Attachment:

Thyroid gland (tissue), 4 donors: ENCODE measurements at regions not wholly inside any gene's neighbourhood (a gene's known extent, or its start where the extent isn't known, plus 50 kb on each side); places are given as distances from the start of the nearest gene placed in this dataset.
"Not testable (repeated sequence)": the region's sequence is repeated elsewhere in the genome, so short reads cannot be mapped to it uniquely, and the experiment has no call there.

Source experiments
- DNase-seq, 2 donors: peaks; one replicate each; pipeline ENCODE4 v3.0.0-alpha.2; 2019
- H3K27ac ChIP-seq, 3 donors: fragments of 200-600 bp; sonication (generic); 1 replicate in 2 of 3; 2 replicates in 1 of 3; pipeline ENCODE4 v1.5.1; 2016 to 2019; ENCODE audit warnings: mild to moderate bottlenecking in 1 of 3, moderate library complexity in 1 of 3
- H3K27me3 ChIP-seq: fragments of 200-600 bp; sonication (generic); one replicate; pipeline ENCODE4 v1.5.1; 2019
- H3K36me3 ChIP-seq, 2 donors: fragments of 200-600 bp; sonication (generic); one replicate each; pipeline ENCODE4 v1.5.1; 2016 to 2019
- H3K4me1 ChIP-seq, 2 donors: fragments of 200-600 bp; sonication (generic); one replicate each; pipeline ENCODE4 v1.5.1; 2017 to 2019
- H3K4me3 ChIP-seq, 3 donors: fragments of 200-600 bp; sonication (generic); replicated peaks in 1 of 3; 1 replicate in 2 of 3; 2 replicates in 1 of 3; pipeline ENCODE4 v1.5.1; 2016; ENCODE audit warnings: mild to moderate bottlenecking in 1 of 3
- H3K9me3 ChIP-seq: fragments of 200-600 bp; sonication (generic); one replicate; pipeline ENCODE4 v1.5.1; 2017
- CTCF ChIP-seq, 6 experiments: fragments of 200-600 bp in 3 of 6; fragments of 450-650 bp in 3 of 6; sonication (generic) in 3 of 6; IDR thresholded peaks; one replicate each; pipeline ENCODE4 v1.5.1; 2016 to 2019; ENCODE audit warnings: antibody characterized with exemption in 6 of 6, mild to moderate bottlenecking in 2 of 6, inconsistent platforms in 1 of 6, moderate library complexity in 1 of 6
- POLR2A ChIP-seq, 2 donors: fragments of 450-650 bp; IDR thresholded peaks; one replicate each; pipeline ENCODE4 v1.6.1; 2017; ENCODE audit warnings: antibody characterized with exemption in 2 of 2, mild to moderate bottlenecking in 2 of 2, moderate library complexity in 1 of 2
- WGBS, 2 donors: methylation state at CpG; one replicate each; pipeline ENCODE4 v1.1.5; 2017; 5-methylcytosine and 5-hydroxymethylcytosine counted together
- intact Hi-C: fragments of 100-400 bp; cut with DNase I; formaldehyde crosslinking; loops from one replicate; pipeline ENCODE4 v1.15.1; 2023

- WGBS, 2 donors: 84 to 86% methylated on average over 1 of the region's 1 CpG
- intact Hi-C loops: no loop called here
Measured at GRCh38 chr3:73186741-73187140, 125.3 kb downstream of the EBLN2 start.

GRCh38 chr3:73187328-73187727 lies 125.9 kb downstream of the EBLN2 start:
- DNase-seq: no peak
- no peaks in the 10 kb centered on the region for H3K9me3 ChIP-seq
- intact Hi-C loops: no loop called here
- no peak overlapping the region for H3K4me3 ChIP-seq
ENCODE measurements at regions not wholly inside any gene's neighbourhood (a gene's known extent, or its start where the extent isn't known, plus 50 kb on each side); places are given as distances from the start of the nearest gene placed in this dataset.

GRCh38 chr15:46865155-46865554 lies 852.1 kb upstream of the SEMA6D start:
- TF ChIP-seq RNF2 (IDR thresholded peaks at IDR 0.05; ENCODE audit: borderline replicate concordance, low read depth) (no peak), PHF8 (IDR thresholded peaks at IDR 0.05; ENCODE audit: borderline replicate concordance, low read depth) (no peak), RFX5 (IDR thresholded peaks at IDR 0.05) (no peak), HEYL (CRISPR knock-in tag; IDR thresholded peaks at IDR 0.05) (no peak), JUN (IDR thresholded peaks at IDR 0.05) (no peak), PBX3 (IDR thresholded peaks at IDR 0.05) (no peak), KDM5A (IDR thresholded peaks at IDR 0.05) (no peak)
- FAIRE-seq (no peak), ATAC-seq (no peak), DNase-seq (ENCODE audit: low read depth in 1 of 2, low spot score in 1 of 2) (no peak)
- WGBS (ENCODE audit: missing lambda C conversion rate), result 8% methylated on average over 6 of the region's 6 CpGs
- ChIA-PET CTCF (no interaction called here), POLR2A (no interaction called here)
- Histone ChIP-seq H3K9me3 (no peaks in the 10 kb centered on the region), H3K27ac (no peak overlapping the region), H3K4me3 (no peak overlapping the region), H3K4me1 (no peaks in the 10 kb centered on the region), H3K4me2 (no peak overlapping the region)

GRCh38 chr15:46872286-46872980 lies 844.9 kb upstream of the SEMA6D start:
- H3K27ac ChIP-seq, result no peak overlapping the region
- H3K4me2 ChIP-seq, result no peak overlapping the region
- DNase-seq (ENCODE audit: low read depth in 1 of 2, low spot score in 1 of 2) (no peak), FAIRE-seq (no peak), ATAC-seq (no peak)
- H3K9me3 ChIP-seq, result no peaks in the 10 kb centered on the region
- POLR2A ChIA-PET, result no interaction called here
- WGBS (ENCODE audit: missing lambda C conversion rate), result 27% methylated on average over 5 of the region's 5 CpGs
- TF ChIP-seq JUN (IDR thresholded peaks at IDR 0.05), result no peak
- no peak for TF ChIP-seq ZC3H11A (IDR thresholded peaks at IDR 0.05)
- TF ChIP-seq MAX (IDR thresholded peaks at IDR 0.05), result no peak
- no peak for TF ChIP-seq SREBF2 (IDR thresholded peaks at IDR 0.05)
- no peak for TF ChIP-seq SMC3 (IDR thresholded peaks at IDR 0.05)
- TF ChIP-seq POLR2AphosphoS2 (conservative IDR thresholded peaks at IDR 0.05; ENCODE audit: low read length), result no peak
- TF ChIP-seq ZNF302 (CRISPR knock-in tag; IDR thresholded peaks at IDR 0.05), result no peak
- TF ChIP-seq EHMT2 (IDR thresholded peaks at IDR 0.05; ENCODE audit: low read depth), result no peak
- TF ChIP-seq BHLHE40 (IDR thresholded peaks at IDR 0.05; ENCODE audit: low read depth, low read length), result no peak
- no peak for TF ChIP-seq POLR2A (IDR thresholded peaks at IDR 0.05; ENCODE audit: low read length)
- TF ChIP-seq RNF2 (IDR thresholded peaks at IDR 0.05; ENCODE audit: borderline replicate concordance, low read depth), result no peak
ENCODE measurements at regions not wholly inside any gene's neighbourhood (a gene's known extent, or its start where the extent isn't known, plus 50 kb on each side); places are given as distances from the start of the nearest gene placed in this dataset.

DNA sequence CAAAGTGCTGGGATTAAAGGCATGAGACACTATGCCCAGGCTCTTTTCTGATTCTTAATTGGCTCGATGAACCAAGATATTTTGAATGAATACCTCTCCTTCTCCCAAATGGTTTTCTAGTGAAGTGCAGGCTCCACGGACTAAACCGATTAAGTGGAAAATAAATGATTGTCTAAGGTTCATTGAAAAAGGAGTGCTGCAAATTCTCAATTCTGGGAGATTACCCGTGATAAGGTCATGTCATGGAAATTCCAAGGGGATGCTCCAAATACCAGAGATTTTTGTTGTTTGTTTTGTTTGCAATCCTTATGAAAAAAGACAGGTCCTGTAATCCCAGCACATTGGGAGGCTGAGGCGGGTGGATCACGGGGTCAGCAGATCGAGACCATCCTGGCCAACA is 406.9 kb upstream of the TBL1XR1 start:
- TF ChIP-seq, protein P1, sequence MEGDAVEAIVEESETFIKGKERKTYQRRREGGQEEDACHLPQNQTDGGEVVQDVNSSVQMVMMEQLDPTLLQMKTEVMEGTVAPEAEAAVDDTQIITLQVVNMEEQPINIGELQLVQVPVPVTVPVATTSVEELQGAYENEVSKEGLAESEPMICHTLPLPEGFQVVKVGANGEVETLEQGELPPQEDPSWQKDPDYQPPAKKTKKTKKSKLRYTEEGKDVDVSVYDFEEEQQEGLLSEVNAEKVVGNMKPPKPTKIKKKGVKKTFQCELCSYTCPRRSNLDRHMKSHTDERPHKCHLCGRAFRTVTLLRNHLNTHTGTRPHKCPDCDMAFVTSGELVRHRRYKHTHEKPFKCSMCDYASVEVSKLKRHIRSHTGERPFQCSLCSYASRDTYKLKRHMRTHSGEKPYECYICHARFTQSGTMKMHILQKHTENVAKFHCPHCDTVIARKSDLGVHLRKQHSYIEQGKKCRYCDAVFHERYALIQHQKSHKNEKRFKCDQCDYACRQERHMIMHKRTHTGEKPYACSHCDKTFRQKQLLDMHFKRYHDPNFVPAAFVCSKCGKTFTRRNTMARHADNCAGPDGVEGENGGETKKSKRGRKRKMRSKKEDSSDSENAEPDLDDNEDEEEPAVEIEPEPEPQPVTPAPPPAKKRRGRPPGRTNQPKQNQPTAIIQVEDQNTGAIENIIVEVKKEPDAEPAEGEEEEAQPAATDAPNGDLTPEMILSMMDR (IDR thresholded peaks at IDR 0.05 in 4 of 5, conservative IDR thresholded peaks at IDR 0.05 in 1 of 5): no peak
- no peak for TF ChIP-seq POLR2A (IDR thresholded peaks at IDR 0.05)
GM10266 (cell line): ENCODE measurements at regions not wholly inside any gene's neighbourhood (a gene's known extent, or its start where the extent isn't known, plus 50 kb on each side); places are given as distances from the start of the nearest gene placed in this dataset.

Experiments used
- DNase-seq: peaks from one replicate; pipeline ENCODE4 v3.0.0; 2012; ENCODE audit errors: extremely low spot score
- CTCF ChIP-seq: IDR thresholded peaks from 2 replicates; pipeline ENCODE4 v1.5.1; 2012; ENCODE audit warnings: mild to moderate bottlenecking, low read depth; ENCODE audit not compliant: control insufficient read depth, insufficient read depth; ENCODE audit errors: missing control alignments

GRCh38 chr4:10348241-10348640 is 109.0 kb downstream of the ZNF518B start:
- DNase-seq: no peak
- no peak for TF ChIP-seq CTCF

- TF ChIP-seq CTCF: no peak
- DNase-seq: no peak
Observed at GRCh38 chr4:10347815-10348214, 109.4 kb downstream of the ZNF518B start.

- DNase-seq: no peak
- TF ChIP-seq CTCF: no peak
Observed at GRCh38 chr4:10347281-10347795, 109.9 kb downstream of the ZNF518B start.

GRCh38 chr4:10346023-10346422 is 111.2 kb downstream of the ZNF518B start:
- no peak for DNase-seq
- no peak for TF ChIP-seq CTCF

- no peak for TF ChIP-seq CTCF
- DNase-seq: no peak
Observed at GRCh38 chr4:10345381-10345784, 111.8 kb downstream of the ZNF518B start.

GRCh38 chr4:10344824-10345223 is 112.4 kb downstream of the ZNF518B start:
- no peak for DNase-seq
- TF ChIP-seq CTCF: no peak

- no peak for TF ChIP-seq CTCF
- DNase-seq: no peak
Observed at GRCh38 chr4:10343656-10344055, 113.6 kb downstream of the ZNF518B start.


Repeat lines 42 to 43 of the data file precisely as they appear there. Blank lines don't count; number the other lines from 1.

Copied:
- TF ChIP-seq POLR2AphosphoS2 (conservative IDR thresholded peaks at IDR 0.05; ENCODE audit: low read length), result no peak
- TF ChIP-seq ZNF302 (CRISPR knock-in tag; IDR thresholded peaks at IDR 0.05), result no peak